"Surveillance" is French for "watching from above," but Mann's ["sousveillance"] is French for "watching from below." If you think about it, there really is little that citizens can do at this point to prevent others from watching, listening, and tracking us but we are beginning to get the tools to watch the watchers. Mann notes that surveillance is about authorities watching from on high, but sousveillance is a down-to-earth human's eye view; surveillance cameras are usually automatic devices statically mounted on the ceiling, but sousveillance is human-situated and eye-level; activities are surveilled by authorities but sousveilled by participants; surveillance is secret but sousveillance is public."

Here's a practical application: People For the American Way Election Protection: "Volunteer poll monitors make EP an effective advocate for voters and a powerful deterrent to those who would try to deny voters their rights. Trained by attorneys and armed with cell phones that connect them with a lawyers hotline, EP volunteers distribute the 'Voters Bill of Rights at the polls and identify and solve problems as they happen -- not after Election Day has passed."  They say they will use cameras in cell phones when possible.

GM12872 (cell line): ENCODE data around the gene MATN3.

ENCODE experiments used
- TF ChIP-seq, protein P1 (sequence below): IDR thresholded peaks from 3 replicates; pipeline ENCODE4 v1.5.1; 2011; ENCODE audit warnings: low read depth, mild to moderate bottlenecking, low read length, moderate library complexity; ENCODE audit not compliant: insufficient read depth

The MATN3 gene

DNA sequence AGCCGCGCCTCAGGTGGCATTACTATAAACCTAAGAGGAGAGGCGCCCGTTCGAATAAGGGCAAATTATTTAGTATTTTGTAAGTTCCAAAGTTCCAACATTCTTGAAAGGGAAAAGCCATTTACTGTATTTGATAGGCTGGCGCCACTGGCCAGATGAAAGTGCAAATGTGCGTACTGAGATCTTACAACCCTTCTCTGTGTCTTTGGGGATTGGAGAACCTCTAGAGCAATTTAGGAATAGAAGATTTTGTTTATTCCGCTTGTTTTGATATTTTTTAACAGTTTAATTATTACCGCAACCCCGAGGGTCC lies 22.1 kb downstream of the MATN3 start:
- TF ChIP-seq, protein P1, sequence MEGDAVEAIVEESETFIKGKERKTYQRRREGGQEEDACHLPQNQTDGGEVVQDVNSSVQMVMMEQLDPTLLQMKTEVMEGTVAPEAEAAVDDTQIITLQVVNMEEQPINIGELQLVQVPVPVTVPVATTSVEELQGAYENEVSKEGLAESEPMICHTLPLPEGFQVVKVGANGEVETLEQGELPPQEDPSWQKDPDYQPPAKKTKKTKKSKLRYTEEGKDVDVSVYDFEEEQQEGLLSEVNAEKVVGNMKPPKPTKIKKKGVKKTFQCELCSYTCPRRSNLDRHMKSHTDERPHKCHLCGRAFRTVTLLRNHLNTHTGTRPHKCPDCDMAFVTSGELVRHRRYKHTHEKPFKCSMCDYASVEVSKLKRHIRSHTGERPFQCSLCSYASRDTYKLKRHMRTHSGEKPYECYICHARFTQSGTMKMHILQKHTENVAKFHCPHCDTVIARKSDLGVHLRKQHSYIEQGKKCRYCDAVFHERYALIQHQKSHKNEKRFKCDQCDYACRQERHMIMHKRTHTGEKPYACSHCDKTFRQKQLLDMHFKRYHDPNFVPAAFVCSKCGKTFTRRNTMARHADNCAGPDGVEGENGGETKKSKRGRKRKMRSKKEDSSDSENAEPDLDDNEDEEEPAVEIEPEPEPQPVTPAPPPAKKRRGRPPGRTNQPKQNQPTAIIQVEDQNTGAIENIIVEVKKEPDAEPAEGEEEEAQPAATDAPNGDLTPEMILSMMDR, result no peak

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Nigerian Mobs Alerted By Texting: From Nov 2002 Howard Rheingold notes "the reported use of texting to summon rioters in Nigeria.
Ironically, the blasphemous story published against the prophet has tended to unite the nation's muslims who have not only been unanimous in their condemnation of the story, but have also been sending solidarity text messages on their GSM phones to alert one another on the blasphemy since last Sunday.

AbdulHameed Daramola, a Lagos Muslim told Weekly Trust that he alone alerted over seventy Muslims across the country about the blasphemy through text messages on his GSM since last Sunday when he became aware of the issue"

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Electoral Smart Mobs in Kenya: "For the first time, we Kenyans have more or less agreed that this time we have had a fair election with the highest number of voters turning out to vote.  One key instrument has been the mobile phone."  Uses: Planning, Campaigning, and Results Dissemination. 

"We in the ICT field know this is a best practice on how ICTs can help curb rigging, enhance transparency and keep people together. The two cell phone poviders were licensed less than five years ago and cover most of Kenya and have outstripped fixed lines government provider by more than 300% in that short period. Incidentally, no fixed lines were working in all the polling stations I visited further proving the maxim..Africa telecommunications development will be more wireless than fixed. "

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Copyright 2006 © Ken Novak.
Last update: 5/16/2006; 4:14:59 PM.